Toss a Camera
Admit it: Sometimes abstract art makes you think that the artist merely threw a few buckets of paint on a canvas. Or that a photographer simply tossed a camera into the air and captured random images.
Well, in some cases, that is exactly what's done -- at least with photography, and I have my suspicions about some paintings. The photographic technique is called camera tossing, and it's become a way to show off extraordinary views of ordinary objects -- or at least ordinary light sources.
The basics of camera tossing are simple: Set a camera to a longer exposure time, press the shutter button and throw the camera a few feet in the air. Oh yeah, it's usually good to then catch the camera.
"The best thing about camera tossing is that you can pretty much toss your camera anywhere, and get incredible results," said Tiffany Johnson, a 26-year-old who lives in Washington state and showcases her tossing pictures on Flickr.com. "And you never get the same picture twice."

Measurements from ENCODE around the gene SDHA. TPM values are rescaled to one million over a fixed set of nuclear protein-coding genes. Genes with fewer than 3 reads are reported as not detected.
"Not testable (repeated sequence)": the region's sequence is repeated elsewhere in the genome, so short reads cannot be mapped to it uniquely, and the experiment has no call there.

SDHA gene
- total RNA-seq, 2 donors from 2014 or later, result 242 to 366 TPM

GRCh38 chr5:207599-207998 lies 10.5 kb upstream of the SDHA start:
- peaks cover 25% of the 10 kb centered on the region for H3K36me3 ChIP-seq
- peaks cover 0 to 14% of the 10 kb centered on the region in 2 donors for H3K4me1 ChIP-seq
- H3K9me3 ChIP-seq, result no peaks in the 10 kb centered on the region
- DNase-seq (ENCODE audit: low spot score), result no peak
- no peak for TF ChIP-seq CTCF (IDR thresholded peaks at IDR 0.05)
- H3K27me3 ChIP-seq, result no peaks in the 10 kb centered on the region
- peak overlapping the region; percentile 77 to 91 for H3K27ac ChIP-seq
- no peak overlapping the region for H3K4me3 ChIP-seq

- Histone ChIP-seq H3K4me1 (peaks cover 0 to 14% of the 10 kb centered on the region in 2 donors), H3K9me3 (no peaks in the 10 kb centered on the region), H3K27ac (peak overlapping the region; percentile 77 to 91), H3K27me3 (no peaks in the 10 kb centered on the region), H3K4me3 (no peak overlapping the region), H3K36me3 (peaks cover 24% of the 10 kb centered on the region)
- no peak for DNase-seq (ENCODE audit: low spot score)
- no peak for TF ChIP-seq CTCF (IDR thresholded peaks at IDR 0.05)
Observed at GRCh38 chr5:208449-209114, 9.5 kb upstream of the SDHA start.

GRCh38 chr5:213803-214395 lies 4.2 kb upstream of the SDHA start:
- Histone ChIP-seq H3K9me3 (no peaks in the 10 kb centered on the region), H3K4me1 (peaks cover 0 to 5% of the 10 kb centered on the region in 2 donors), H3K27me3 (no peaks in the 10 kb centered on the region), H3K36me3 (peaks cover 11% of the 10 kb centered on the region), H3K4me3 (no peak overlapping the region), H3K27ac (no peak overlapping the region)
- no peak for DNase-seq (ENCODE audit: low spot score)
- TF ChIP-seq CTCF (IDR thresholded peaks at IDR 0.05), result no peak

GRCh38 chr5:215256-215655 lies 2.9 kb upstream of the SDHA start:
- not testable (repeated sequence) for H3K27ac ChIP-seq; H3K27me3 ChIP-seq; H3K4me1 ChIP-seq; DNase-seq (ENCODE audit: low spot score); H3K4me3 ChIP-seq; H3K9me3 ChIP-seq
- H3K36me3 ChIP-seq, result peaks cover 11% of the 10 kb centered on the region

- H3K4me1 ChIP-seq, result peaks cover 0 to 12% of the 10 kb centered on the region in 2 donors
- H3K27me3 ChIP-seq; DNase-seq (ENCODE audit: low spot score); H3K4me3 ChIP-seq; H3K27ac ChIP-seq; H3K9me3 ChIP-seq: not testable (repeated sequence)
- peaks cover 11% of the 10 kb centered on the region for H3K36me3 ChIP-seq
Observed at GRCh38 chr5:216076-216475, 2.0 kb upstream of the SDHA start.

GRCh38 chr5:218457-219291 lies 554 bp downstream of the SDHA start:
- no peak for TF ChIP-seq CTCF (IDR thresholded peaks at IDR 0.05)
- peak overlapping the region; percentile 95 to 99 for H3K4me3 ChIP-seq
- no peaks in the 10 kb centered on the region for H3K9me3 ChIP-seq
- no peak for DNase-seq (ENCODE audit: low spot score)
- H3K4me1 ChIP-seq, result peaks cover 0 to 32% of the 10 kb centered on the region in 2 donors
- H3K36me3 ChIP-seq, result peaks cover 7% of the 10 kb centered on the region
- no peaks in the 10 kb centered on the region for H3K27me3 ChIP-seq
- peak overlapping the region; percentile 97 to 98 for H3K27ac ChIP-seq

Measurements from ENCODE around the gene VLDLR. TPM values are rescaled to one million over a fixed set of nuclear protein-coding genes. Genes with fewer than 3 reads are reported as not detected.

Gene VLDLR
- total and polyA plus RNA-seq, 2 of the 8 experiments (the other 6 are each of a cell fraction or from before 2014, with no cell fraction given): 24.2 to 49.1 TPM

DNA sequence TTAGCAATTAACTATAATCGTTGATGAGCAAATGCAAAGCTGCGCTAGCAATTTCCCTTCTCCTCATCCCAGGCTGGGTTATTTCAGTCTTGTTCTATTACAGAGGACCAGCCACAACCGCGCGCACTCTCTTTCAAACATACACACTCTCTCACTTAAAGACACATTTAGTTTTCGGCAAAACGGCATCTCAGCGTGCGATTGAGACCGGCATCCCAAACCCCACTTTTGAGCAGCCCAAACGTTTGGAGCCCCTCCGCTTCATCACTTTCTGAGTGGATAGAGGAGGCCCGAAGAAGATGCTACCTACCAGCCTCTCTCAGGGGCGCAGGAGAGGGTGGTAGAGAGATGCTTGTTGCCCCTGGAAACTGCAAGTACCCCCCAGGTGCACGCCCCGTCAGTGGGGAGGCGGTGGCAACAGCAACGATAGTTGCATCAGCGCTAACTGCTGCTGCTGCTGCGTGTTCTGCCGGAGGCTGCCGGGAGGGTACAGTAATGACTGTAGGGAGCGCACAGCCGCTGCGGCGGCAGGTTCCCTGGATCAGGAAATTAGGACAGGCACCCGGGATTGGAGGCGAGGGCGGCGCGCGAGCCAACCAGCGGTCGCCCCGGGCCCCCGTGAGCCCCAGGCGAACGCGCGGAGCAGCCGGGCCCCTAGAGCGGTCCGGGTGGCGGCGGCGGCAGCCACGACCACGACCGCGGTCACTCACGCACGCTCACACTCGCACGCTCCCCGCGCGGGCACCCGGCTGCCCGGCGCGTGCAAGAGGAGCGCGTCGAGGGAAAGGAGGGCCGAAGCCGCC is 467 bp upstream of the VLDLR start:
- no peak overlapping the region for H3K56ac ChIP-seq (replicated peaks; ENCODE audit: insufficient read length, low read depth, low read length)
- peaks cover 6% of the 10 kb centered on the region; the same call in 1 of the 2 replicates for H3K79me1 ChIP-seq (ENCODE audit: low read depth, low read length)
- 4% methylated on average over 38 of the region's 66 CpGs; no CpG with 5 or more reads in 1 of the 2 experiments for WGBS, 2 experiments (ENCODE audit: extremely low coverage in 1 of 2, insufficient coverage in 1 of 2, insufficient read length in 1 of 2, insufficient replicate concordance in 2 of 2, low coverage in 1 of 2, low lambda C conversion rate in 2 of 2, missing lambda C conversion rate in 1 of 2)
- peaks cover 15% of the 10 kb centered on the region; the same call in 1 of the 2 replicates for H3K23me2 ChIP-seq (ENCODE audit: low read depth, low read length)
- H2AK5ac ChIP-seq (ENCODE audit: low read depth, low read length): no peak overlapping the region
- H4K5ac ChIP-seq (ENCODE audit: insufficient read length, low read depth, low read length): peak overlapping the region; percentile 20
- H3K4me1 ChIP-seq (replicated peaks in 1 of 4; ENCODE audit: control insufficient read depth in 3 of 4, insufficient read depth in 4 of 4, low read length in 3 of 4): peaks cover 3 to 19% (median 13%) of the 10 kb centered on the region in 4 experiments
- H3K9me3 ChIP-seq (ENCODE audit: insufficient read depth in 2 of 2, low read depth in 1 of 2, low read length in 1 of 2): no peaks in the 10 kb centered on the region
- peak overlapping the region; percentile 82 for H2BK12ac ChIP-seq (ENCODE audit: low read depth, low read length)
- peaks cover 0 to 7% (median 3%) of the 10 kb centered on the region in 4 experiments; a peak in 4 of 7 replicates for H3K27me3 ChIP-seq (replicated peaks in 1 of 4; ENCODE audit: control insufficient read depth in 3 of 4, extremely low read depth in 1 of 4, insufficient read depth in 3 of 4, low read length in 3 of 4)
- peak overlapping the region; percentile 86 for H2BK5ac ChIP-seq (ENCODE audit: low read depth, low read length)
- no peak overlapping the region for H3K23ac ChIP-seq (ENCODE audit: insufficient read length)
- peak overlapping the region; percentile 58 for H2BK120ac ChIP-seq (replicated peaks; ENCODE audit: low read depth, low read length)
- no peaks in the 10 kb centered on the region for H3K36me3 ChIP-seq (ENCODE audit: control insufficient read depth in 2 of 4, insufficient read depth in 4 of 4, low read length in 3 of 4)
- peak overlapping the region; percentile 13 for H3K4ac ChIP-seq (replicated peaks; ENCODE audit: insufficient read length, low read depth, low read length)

Ryan Gallagher, 28, is on the forefront of the camera-toss craze. The Austin, Tex., theater technician has posted more than 2,000 photos on Flickr.com and has started a blog for tossing fans. His "exercise in chance photography" produces abstract images that are beautiful and intriguing, familiar yet often undecipherable.
Johnson is among many online users who was influenced by Gallagher's success. Her own experiments also have drawn attention.
"Be prepared for strange looks from others if you plan to do this out in public," she wrote in an e-mail interview. "Most people aren't accustomed to photographers just throwing their camera around, so you might find yourself receiving a lot of attention from curious bystanders."
Thomas Lewis, 25, an IT professional in Wilmslow, England, is used to the odd looks he gets. He sees camera tossing as being part art and part performance art.
"I'm never sure which I prefer -- the process of creating the photos or the results themselves. I always find the photographs to be fascinating, and I love the smooth fluid lines which result from the unrestrained movement of the camera through the air," Lewis wrote in an e-mail exchange. "I used to think it was just something fun to do, but looking at some of them I don't see why they couldn't be considered art; I've seen worse in the Tate Modern."